Biden’s Build Back Better Act: How Methane is Raising Temperatures in Climate and Congress
Updated: Feb 5, 2022
The climate crisis has newfound political battles for President Joe Biden involving his Build Back Better act and the Methane Emission Reduction Act of 2021. The proposed methane fee was introduced in the Senate on March 9 and is cosponsored by Sen. Cory Booker (D-NJ) and Sen. Brian Schatz (D-HI). It requires the Secretary of Treasury to levy a fee on methane emissions from oil and natural gas facilities and charge $1,500 per ton of methane emissions above certain thresholds. Biden relayed this among other goals during the 2021 UN Climate Summit in Glasgow on November 1 and 2, amid persistent pushback from key Sen. Joe Manchin (D-WV). Yet, the environmental and political consequences of these divisive proposals supersede that of the U.S., and have the influence to alter the future state of our environment.
Photo Courtesy: Council for Exceptional Children
The key area of discussion has been methane, a greenhouse gas that is 80 times more potent than carbon dioxide in the short term, a major component of natural gas, and a significant factor in slowing global warming. Methane may enter the atmosphere through natural gas pipelines, landfills, agriculture, and leaks from oil and natural gas wells. In an interview with CNN, the Environmental Defense Funds Jon Goldstein said that, “The fees and rules should be complementary tools...the fee has the ability to augment the regulations by leading to faster and potentially additional reductions.”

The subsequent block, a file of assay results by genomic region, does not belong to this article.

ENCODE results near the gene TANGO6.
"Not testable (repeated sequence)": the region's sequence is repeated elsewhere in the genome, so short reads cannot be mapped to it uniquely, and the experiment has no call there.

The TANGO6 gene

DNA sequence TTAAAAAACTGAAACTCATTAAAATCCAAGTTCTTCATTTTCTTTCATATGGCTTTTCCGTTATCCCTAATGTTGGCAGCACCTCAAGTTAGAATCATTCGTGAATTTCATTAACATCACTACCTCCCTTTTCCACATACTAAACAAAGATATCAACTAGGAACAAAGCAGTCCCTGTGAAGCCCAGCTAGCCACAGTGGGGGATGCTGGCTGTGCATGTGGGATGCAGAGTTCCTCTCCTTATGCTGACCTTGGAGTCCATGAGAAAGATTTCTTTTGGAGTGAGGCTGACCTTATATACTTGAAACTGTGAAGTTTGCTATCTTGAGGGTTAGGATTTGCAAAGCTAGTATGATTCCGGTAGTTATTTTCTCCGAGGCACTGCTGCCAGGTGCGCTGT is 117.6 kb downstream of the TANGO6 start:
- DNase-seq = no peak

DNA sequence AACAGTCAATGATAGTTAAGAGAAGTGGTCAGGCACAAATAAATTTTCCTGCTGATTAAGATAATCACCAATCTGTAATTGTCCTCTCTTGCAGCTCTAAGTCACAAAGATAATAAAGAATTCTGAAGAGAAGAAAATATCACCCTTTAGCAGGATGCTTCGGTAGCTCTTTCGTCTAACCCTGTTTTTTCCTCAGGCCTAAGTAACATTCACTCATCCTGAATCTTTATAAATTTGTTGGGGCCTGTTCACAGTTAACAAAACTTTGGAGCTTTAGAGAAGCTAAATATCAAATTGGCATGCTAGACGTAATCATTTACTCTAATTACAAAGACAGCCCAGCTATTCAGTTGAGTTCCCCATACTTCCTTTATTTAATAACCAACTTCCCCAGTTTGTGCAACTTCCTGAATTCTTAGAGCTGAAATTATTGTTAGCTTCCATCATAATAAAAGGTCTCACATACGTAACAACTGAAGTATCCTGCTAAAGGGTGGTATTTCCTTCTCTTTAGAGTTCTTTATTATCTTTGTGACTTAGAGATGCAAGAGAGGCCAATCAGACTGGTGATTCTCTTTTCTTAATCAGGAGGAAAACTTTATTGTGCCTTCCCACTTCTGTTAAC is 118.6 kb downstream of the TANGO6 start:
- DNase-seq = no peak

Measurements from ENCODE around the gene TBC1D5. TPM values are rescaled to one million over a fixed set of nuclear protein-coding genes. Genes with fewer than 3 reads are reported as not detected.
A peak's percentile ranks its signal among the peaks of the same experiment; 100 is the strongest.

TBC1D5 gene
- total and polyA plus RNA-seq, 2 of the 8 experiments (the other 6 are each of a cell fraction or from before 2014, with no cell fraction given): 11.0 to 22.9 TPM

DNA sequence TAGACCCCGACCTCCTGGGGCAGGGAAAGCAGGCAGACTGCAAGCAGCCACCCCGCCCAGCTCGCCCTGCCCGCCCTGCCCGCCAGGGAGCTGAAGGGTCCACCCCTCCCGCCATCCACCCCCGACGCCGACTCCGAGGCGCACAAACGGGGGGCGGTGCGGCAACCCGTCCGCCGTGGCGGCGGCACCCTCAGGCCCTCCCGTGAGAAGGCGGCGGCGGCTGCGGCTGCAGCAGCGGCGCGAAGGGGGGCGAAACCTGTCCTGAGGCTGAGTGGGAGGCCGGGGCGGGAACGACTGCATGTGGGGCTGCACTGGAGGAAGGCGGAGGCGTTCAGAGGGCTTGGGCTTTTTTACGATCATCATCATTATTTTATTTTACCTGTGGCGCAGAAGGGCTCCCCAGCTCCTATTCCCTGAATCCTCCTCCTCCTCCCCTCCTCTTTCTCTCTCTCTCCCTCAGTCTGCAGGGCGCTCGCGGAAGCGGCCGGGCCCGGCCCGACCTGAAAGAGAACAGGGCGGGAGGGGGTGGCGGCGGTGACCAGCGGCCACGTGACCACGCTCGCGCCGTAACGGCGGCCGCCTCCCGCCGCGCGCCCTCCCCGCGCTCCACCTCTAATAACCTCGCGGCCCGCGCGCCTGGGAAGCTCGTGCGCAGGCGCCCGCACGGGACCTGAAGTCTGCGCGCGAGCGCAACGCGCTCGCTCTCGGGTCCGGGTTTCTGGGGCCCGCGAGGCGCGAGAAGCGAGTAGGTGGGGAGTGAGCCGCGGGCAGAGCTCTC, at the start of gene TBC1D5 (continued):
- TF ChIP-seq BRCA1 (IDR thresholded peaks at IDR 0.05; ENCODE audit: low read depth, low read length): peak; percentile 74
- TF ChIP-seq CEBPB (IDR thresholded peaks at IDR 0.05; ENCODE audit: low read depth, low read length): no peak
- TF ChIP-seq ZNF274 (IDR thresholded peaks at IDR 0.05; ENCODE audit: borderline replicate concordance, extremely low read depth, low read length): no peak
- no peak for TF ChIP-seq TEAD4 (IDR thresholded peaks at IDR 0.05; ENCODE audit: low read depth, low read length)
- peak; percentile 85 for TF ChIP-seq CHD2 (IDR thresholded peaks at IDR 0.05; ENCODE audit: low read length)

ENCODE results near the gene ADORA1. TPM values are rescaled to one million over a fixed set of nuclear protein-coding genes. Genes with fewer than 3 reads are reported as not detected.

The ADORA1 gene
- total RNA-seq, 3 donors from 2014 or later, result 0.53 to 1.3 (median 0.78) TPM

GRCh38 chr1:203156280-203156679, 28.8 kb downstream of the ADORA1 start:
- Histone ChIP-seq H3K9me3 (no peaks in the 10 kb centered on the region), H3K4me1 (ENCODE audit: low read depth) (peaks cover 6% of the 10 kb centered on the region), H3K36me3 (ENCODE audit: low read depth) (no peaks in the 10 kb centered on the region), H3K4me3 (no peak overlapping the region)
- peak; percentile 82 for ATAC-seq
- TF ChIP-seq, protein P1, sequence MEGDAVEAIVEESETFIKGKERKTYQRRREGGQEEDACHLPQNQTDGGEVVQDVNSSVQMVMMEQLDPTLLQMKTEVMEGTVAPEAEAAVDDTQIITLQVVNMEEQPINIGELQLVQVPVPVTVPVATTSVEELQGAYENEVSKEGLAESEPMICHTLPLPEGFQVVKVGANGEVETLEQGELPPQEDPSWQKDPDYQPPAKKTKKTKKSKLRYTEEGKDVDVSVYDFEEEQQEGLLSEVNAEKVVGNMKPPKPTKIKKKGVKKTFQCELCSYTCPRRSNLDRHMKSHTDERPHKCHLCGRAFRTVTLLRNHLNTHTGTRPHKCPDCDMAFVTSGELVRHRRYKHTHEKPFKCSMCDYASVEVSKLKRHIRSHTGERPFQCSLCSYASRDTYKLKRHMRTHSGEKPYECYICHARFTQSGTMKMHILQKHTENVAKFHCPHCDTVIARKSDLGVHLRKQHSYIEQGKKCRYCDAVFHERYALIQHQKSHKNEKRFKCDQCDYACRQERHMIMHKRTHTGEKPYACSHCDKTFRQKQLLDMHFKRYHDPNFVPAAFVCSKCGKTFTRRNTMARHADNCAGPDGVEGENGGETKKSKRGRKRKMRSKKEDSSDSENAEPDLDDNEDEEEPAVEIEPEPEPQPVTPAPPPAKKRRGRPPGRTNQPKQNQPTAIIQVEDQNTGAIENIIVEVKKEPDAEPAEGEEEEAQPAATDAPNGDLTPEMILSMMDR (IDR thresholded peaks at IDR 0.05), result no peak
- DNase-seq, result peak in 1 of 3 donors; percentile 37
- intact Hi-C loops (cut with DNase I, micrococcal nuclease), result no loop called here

Major discourse on Biden's Climate plans began on October 28, when he announced the Build Back Better Act, which was touted as the largest effort to combat climate change in American History. Cumulatively through 2050, the proposed methane fee is responsible for 65% of the act's total industrial greenhouse gas emissions. The announcement follows the rejoining of the Paris Climate Accord and Biden’s renewed efforts to decrease greenhouse gas emissions and advance environmental justice. EPA Administrator Michael Regan said the new rule, established under the Clean Air Act, would lead to “significant reductions in methane emissions and other pollutants and would be stricter than a 2016 standard set under President Barack Obama.” The methane fee is projected to create more than 65,000 jobs by 2028, and by 2050, it would be responsible for one third of the jobs created by the Build Back Better Act.
The extensive focus on climate also appears in Biden's sprawling $1.75 trillion spending bill introduced on October 28, compared to his initial $3.5 trillion proposal. The largest chunk of the bill, $550 billion, would pay for tax breaks for electric vehicles and improvements to clean-energy transmission and storage, as well as efforts to make communities more resilient to extreme weather events. Additionally, it promotes lowering costs for the middle class, tax reforms, and expanding access to healthcare. Biden's proposed methane fee is also expected to generate $250 billion a year in government revenue from the oil and gas sector.